Review by Frank Plowright
This sixth paperback collection of Superman’s earliest adventures covers his appearances during the middle of 1941 over three titles, by which time Jerry Siegel had settled into a workable formula for Superman stories, most presented as crime-driven morality plays. Clark Kent or Lois Lane, or often both, will stumble across a villainous plot while working as Daily Planet journalists, or alternatively their reporter’s instincts will activate when off duty, Lois gung-ho and keen to investigate, while as Clark, Superman plays the timid partner. He’ll often not follow Lois because he knows she’ll not stay away from danger and he can better protect her as Superman.
Siegel’s also refined the relationship between Clark and Lois. She can still be scathing about what she doesn’t realise is his faked timidity, but there’s respect when he pulls off a journalistic coup. She’s also building a good relationship with Superman that hasn’t yet entered the simpering stage, and while Siegel engineers situations where Lois needs rescued, it’s her bravery that’s led to them in the first place. It’s now a rare story that doesn’t feature Lois in some respect, and Superman is increasingly concerned about maintaining the secrecy of his alter-ego.
The opening story is where the switch in Lex Luthor’s appearance occurs, changing from red-headed schemer to completely bald evil genius. He’ll remain that way going forward. The presumption is that artist Leo Nowak was provided with reference material, but mistook Luthor’s bald henchman for the scientific mastermind himself. Luthor’s scheme this time is turning things invisible in order to commit his robberies. He’s back in Superman Chronicles Volume Seven, then responsible for oversized rampaging animals, by which time he’s become Siegel’s go-to villain for scientific trickery.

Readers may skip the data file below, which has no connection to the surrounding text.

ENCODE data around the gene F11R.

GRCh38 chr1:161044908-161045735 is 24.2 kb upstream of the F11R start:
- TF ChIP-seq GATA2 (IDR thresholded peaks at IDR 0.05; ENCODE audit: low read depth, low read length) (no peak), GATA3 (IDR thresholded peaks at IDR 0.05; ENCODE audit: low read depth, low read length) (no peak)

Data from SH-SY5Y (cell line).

After a shaky start, the formation of a studio for Superman art ensures consistency. Wayne Boring (sample spread left), Paul Cassidy (sample right) and Nowak, ensure a relatively consistent look in the manner of the times. The stories have a density, packing in nine panels to a page over thirteen pages, and filling those panels with at least half figures and a fair amount of dialogue. Superman in action is moved around well, although Superman often seems in flight when he’s actually leaping tall buildings in a single bound.
Occasionally Siegel manages to transcend the formula he applies, and can still surprise readers used to more sophistication in their crime drama, an example being Clark Kent’s installation as Police Commissioner, efficiently plotted so that he’s unable to back out. We’ve seen the two previous incumbents assassinated, and there’s an amusing attempt to rough him up. Not everything is as inventive, but allowing for the times, and only reading a few stories in a single sitting, Siegel and the artists produce stories that can still be read and enjoyed all these decades later.